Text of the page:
This may come as a shock for those of you who know me or those of you who are familiar with my work, but I like horror. Horror in all its forms, with the exception of lame ass slasher flicks, is something I just really dig. When it comes to my tastes in gaming there's no difference: I just love to freak the shit out of my players.

In this film, the main actors play themselves not only in the real world, as geeky gamers, but as the noble characters they are role-playing within the game. It's a brilliant concept, and one wonders why it hasn't been done before now. Considering overall entertainment value, the sheer amount of extras included with the DVD, and the fact that I laughed till I cried even on a fourth viewing, I can do no less than give The Gamers the highest rating possible.

Whereas the other Gaming DVDs I've reviewed take occasional sharp pokes at themselves, the 60-minute-long Dungeons & Dragons Experience has no such silly laugh-out loud moments. This is a serious documentary which approaches the issue from a more scholarly point of view. Which is not to say that it's less entertaining -- far from it. It may very well be my favorite of the lot.

I feel I must say it takes quite a bit to shock me, but now that I have read the entirety of The Book Of Erotic Fantasy published by Valor Project, Inc. I am shocked. What I am shocked about is not the presence of exposed breasts, the usage of the word "fuck" or the presence of devices known as cock rings (these are all things I am already pretty familiar with) but the fact that the sexual content is handled in a mature manner suitable for game use.

Life With the Dice Bag is a documentary about Role-Playing Games and those who play them. Shot between 2002-2003, it is constructed almost entirely of interviews with actual game players, clumped together topically to give a rough overview of the hobby. For the role-playing gamer, this is an hour-and-a-half look in the mirror, warts and all.

Uber Goober is a 90-or-so-minute documentary about Role-Playing Games, taking a look (not quite in-depth, but a bit more than cursory) at the hobby itself through the eyes of the people who enjoy it. The overall tone of the film is of gentle self-mockery. The gamers, game designers and, indeed, the filmmakers all seem to be in on the joke.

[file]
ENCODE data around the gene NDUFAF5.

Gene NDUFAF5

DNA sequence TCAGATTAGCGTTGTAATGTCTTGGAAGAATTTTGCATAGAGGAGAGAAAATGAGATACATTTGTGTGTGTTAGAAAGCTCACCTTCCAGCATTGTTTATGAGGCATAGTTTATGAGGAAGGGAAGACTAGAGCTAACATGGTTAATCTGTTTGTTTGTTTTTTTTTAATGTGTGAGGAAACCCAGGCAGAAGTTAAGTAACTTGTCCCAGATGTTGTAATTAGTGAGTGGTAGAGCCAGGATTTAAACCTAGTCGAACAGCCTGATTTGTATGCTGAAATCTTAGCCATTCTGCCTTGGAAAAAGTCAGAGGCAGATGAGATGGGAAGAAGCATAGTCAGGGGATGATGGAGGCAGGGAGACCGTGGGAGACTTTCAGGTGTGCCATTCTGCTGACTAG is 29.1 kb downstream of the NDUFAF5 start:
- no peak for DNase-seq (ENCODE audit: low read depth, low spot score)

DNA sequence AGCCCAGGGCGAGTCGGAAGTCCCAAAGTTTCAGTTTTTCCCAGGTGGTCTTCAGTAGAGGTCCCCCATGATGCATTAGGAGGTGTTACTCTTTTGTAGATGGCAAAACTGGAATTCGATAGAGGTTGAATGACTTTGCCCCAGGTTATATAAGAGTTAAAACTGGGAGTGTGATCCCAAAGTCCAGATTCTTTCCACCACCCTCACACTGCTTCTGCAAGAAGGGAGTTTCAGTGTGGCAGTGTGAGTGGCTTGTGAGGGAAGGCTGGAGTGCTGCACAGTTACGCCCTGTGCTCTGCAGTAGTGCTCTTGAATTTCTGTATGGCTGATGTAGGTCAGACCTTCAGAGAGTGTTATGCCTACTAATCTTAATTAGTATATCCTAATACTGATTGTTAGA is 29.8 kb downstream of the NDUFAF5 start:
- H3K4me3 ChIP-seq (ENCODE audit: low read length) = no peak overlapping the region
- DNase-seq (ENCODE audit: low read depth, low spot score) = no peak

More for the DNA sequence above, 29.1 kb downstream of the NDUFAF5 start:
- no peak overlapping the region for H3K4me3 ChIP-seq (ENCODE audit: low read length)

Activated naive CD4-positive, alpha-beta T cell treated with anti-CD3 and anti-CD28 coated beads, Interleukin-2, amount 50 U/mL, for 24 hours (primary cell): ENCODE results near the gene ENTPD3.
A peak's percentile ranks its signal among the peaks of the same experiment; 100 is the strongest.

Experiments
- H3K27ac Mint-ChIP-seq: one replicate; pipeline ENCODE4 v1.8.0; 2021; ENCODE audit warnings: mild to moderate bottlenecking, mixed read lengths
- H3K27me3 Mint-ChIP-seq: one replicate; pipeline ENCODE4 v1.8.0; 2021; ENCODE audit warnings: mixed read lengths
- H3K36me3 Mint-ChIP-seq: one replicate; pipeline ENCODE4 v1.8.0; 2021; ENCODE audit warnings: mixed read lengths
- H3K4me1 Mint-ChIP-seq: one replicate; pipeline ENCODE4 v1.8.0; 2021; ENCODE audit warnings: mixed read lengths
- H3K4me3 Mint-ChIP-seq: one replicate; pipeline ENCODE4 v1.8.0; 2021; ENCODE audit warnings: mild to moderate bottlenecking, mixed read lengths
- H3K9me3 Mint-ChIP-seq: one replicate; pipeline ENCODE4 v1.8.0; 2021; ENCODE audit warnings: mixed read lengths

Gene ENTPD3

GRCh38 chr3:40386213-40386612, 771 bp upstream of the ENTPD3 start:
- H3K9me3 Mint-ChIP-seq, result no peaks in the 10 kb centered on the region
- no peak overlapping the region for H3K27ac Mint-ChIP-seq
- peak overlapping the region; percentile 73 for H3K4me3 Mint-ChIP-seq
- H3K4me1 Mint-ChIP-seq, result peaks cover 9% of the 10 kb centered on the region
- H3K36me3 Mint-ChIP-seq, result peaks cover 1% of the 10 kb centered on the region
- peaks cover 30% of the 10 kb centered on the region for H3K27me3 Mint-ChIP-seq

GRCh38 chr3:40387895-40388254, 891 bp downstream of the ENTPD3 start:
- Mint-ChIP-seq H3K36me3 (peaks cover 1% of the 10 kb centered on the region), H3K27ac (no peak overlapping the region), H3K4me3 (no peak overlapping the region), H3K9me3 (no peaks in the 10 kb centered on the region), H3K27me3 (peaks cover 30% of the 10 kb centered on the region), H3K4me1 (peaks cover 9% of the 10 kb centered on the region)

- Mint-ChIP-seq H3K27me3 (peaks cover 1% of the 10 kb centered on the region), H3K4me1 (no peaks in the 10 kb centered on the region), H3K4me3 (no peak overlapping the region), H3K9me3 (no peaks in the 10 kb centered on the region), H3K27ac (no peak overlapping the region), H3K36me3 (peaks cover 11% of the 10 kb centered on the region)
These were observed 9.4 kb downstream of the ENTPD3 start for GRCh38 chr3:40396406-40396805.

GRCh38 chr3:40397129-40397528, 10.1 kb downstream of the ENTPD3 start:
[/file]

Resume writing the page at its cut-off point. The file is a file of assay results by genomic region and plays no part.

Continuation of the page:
Happen to be looking for a good time with some friends? Looking for an RPG-lite, beer and pretzels adventure game to play with the aforementioned friends? Do you look at the days of Heroquest and have fond memories? Well, do you want to know what will give you all of this? It just might be Runebound.

When considering the techno-futuristic cyberpunk genre there are really only two choices for gaming: Shadowrun and Cyberpunk 2020. Shadowrun is a world of magic and machine guns. Cyberpunk 2020 is more pureblood, leaving magic to the fantasy games. For the money, Cyberpunk 2020 is the better choice. The system is more streamlined, you don't get a mixing of genres, and who can dispute the enjoyment of thumbing through the latest Chrome?

Miniatures have long been a nice enhancement option for D&D campaigns. You head down to the local hobby shop, pick out the figures that catch your eye or that you need to fill up the monster slots for your weekly campaign and voila, you have instantly clarified combat, movement, and scale. Miniatures generally are made from pewter and part of the fun is to paint your miniature however you wish. So, you want a green fire elemental or a fuchsia troll? Anything you wanted to experiment with was fine. And you can always throw your miniatures into a bucket of Pine Sol overnight and in the morning ninety percent of the paint would be stripped off giving you the opportunity to repaint particularly poorly finished or hideously ugly figs.

When I first started role playing we used a handful of miniatures we got from our dad, and some of those Star Wars toys that were also miniatures. If you grew up in the 80's you might remember these toys: they were small miniature metal figures that came from classic scenes from the Star Wars universe. We also used a handful of plastic soldiers to represent villains and other bad guys. What I wouldn't have given at the time for a set of fantasy miniatures who were fully painted and ready to use. Today, you can have just that. These are the Dungeons and Dragons miniatures that come pre-painted and pre-assembled. They're functional, but is it enough?

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